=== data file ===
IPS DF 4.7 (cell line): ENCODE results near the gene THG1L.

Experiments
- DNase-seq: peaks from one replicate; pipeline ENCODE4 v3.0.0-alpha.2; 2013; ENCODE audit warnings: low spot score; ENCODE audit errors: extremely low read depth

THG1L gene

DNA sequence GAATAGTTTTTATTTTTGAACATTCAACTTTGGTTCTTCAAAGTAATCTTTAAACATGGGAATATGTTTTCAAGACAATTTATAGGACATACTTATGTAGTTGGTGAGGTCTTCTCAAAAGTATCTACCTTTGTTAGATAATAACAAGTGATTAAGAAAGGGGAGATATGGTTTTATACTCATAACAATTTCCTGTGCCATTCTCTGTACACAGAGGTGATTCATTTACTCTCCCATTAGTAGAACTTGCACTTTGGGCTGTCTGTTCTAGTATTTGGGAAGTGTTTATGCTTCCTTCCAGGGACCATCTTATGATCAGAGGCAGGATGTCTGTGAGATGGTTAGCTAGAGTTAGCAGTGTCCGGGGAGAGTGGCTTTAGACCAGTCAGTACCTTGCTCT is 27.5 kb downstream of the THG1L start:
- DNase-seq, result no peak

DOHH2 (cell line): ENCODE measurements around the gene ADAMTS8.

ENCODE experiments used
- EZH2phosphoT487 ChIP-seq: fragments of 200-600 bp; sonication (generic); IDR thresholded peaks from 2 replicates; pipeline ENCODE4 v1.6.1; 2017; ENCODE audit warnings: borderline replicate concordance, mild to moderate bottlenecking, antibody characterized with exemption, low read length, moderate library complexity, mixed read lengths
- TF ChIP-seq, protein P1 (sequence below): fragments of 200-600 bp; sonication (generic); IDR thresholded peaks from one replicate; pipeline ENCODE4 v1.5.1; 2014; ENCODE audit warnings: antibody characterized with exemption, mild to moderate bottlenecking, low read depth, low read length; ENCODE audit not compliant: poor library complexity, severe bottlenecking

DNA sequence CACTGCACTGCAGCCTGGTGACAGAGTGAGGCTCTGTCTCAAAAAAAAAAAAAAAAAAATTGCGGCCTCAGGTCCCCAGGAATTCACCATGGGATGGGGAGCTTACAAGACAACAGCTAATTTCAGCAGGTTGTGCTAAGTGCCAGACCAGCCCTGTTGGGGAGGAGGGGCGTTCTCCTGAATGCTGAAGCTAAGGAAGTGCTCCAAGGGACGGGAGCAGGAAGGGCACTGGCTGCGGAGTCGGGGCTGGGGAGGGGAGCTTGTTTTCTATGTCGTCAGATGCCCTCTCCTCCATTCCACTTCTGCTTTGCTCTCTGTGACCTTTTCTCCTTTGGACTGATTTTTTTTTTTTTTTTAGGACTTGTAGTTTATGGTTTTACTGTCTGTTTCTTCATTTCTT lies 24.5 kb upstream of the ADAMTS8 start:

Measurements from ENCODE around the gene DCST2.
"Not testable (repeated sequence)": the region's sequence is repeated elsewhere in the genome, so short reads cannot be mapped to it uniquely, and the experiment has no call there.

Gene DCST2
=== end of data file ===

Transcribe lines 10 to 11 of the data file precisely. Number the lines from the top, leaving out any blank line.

- TF ChIP-seq, protein P1 (sequence below): fragments of 200-600 bp; sonication (generic); IDR thresholded peaks from one replicate; pipeline ENCODE4 v1.5.1; 2014; ENCODE audit warnings: antibody characterized with exemption, mild to moderate bottlenecking, low read depth, low read length; ENCODE audit not compliant: poor library complexity, severe bottlenecking

DNA sequence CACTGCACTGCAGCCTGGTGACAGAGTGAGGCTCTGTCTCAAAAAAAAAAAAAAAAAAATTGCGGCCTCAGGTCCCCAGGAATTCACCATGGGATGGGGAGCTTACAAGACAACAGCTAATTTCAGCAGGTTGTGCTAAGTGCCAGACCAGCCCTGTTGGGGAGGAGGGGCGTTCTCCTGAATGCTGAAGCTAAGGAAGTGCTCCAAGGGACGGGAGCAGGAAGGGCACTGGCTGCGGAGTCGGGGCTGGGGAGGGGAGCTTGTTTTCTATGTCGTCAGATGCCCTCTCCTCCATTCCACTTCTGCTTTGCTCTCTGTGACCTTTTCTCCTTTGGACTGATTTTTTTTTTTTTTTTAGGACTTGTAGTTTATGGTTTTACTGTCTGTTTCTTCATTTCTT lies 24.5 kb upstream of the ADAMTS8 start: